Mr. Reciprocity is tired. In fact, he’s very tired.
It’s not a natural sort of feeling. It’s the sort of exhaustion that comes on fast and sudden, threatening to swamp his very existence. His ears droop. Then his steps start to slow.
Mr. Protection gives him a worried look. “Are you okay, brother?”
“Fine, fine.” Mr. Reciprocity makes a dismissive sound. “I think that I’m a might too old for jobs like this.”
Mr. Protection nods. “I feel the same way. But look! We’ve made it to the door! And it’s open!”
“That it is,” says Mr. Reciprocity, relieved. Eagerly, the two opossum’s squeeze through the slightly ajar door and into the next room.
It slams shut behind them.
Mr. Reciprocity growls and stomps his paws. “What in tarnation is this?”
They’re back in the room-hall. It looks exactly the same.
Mr. Protection gives a world weary sigh. “I suppose we keep walking, brother.”
Twice, they go through the door only to be brought back into the same room.
By the time they enter the room-hall for a third trip, Mr. Reciprocity is so exhausted that his bones are burning. “That’s it,” he announces, catching his brother’s attention. “I need to rest.”
Mr. Protection doesn’t argue. Instead, he leads the way over to the desk. There are piles and piles of paperwork on it. The pages spill over the edge, onto the floor.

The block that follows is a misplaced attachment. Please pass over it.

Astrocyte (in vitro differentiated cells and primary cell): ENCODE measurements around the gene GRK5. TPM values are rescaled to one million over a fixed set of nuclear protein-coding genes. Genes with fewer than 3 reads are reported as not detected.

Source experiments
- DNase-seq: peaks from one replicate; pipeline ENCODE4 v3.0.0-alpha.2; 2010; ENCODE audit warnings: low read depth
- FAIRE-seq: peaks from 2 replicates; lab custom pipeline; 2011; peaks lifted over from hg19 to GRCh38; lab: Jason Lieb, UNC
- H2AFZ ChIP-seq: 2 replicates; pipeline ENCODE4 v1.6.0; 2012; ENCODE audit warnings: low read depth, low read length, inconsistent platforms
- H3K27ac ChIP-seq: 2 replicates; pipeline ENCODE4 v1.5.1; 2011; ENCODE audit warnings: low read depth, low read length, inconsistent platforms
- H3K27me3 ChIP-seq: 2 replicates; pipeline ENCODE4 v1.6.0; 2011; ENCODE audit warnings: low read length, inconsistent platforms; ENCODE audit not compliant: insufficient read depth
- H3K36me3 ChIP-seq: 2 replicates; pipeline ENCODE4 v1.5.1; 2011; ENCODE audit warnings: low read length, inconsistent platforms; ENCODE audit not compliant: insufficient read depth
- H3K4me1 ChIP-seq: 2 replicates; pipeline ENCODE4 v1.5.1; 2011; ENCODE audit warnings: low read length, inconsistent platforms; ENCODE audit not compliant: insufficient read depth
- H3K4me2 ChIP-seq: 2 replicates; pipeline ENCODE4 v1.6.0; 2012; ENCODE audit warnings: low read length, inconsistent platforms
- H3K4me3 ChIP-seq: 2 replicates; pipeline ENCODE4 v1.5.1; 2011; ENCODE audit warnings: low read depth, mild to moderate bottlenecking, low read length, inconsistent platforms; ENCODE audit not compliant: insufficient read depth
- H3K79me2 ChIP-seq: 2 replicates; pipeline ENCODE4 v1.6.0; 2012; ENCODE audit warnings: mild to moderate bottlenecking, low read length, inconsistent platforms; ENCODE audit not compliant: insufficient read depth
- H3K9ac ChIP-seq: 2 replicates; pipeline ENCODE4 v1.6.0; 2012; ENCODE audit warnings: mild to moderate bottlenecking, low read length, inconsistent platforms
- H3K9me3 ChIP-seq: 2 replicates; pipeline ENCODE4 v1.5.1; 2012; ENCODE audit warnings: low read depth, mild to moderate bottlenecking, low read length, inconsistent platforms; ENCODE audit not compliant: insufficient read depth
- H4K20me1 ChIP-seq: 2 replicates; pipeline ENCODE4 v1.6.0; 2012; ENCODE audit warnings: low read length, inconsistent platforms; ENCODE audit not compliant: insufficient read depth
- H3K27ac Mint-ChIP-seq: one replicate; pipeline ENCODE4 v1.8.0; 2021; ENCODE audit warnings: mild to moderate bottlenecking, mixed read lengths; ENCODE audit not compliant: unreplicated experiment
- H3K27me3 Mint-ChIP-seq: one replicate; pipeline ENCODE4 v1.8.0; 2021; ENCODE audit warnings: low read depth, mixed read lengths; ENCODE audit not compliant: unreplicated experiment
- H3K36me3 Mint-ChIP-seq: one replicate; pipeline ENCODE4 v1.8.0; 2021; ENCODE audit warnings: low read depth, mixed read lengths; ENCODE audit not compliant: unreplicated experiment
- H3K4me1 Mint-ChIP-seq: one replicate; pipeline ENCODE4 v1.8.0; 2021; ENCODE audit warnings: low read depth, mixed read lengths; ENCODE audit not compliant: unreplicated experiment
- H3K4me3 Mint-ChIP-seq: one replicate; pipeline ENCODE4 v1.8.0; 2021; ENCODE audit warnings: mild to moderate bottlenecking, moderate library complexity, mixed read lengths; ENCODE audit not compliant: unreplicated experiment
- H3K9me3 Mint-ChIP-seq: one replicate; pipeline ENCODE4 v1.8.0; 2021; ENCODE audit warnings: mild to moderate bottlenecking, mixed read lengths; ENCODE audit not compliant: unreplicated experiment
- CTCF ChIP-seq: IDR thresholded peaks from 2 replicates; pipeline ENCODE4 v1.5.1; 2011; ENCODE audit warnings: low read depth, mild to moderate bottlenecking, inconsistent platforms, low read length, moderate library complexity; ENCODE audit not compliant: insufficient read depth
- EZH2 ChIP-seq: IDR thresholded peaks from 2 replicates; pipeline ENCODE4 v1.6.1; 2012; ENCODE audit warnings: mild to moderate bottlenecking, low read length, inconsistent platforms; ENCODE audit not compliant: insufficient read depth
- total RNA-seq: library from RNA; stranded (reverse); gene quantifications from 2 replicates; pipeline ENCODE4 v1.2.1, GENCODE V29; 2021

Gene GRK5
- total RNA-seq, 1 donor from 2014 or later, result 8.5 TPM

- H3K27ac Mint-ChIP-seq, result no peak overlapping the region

“Help me pile these up, brother.” Mr. Protection starts using tooth and claw to scrape the pages into a large pile. “We’ll make up a bed right quick, and then go figure out what’s causing all of this madness.”
Together, the two opossum brothers pull the loose papers into a pile. They waddle and twist and scramble their way into it, uncoordinated but determined. With a sigh, Mr. Reciprocity rests his head on the papers. “Thank you, brother.”
Mr. Protection hums. “Never a problem, brother.”
They rest for what seems like hours, but Mr. Reciprocity never feels any better. Eventually, restless, Mr. Protection begins to look over the pages they are laying on. While most of them appear to have been taken from the White House staff, there’s one paper that’s been pulled from the newspaper instead.
Not wanting to mess it up, Mr. Protection uses his nose to push it from the pile. “Look, brother. This isn’t like the others. Maybe it’s a clue?”
“Clues won’t help us get out of this room,” says Mr. Reciprocity, without looking. “And they won’t make me any less tired, brother.”
Mr. Protection gives his brother a weird look. “That is the truth, brother. But they’ll help us get back home, and getting back home will make everything alright again.”
Katelynn E Koontz – Author